All is well again this morning, other than it being "bracing". Sun's out and the forecast is for warmer days ahead (80 by Sunday). Good thing because those tomatoes HAVE to go into the ground.

Amazing that your blood thins when you live in the desert for awhile: cold never used to bother me. Will I complain about the heat in a couple of months? Not as long as it cools off at night, and it usually does. And talk about thin blood, what about the red racer (=snake, for the uninitiated) who streaked across the road this afternoon? Who woke him up so early?

Just to include a picture, I'd like show this encounter between a cottontail and the yard chipmunk. Both of them eat the seeds that I throw out for the birds.

April 14, 2009


We had a discussion the other morning: do birds have to be drab to have a beautiful song? There seem to be a number of LBBs and LGBs (little brown birds and little grey birds) here that have nice songs, but are not much to look at. The orioles are the exception: they are gorgeous and have a beautiful call (can't really call it a song).

Orioles are harbingers of Spring, and generally arrive around April 1. They are nectar feeders, like the hummingbirds, and also love grape jelly. There is a feeding frenzy for a couple of weeks and then they are gone until next year. I have not seen them in the fall when they are heading south for the winter, as we see certain species of hummingbirds again when they stop by to load up on food before their great trek south. Like the hummers, orioles spend the cold months in Mexico or South America.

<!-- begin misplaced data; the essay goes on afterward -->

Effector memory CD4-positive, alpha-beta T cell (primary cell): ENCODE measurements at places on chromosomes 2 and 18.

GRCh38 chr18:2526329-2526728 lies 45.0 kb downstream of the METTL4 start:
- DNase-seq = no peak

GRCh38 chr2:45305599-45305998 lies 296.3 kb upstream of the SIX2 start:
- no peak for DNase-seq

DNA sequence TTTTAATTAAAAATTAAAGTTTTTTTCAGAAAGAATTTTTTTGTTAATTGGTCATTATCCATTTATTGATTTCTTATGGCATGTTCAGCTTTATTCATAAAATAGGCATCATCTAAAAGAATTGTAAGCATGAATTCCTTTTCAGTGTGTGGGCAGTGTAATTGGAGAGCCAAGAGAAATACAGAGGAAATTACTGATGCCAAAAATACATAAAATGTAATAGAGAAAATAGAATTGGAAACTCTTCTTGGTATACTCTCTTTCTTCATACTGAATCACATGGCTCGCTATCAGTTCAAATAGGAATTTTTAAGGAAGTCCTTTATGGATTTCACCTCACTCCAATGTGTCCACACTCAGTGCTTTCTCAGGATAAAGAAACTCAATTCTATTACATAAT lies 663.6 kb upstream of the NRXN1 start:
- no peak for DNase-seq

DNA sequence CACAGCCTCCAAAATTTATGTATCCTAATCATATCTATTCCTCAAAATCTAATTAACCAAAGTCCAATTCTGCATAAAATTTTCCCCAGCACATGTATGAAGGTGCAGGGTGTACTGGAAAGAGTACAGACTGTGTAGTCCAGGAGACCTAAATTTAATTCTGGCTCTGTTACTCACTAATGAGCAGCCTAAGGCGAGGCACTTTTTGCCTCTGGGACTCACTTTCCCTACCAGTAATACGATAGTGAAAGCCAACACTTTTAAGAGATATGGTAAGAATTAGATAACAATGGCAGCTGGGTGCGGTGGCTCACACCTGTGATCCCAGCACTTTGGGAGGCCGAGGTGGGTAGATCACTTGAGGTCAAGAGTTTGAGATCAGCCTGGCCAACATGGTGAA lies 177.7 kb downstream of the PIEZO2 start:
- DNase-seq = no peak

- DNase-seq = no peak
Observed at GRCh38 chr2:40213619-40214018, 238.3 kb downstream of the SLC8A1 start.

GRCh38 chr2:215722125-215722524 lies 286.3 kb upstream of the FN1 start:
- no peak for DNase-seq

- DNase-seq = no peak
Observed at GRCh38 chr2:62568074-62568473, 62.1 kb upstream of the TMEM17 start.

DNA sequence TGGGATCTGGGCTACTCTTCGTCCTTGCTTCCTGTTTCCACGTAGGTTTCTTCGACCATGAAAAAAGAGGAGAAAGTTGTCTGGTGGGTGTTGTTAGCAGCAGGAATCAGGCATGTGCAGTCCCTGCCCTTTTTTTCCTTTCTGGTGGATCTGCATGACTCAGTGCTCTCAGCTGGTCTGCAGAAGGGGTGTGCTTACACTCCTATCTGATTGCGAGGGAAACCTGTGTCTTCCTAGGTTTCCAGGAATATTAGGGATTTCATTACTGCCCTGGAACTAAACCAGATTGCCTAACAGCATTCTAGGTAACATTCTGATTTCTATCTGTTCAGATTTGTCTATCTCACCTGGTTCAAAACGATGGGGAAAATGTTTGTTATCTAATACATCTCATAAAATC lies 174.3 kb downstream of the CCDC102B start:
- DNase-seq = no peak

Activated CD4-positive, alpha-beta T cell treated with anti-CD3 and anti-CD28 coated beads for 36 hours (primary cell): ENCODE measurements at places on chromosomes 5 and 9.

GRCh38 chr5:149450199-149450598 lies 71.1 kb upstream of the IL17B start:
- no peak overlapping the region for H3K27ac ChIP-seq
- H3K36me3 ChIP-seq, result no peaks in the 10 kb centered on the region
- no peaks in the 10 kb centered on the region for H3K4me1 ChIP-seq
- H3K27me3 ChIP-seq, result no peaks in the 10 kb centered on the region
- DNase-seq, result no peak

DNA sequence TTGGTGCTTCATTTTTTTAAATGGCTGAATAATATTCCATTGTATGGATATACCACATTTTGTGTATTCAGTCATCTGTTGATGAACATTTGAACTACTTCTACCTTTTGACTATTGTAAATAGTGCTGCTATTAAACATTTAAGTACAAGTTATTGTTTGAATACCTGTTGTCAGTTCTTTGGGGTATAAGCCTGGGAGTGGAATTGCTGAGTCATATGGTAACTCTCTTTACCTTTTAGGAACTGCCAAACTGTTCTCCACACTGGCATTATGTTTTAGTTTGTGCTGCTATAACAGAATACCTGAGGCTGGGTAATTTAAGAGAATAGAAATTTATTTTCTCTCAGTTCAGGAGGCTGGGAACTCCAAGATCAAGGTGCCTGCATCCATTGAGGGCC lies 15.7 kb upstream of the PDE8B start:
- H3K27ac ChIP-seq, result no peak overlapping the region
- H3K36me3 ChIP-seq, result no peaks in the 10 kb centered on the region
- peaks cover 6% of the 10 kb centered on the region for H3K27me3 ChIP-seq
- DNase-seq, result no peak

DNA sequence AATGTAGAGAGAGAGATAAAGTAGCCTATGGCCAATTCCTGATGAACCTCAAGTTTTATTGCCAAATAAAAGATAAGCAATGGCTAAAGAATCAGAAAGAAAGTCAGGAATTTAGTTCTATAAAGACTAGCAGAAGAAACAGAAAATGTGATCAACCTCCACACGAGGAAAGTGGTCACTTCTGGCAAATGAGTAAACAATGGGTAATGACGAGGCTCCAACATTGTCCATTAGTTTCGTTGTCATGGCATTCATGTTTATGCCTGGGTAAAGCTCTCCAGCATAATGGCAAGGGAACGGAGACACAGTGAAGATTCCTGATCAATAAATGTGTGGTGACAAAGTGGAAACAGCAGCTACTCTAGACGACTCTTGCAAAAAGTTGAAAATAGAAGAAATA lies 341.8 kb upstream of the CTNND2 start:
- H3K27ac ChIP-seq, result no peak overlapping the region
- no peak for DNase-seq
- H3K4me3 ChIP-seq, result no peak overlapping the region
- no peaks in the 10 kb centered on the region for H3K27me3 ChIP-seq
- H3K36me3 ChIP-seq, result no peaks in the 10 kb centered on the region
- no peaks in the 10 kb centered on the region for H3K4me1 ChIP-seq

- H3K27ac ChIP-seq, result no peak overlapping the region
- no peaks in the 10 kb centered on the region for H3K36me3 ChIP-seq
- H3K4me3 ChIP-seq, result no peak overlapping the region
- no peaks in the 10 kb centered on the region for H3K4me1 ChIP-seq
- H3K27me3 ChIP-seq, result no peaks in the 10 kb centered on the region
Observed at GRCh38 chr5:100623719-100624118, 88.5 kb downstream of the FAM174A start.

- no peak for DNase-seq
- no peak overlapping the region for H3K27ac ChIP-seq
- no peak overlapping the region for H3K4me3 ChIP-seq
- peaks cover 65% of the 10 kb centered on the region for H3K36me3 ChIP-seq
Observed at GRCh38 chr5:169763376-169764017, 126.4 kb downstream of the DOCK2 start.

There are three kinds of orioles that we see here. Most prevalent is the Scott's oriole (above), and we see a lot of hooded orioles (below) too. The most beautiful is the Bullock's oriole, but I have only seen them a couple of times. It is easy to spot them in the landscape because of their color, and their song, but they are shy and do not like to have their picture taken.

April 13, 2009

Garden beds

After a typical Easter weekend, the weather has returned to its perfect state. From cold, windy, and a little wet to no clouds, no wind and in the 70's. I took advantage and laid out the garden beds this morning. So call me anal, but any job worth doing is worth doing right, and with tending garden in the desert you have to be conscious of water use. This means that I prepare the beds as level as possible and add a small soil wall around the edges so water does not run off.

The garden is big, 16 beds, but we share the spoils with friends and nothing goes to waste here. What is not fed to humans goes to the dogs, and what does not go to the dogs, goes to the chickens.

To my dismay I find that the asparagus crop this year is a total failure. Nobody to blame but myself. I should have fertilized and composted them; after all they are a perennial crop. Nobody flourishes on just water and air alone. Note to self: take care of asparagus this fall and winter.

Meanwhile the horses thought this was a total waste of a perfect riding day. What could be better than going out for an easy walk "out back" and snatching a little green grass after the rain? Even Emma quietly protested by sitting right outside the garden fence, heaving heavy sighs. What about a little hike? Never mind that she, and Shawna, went for a 40 minute walk at 6 am this morning ...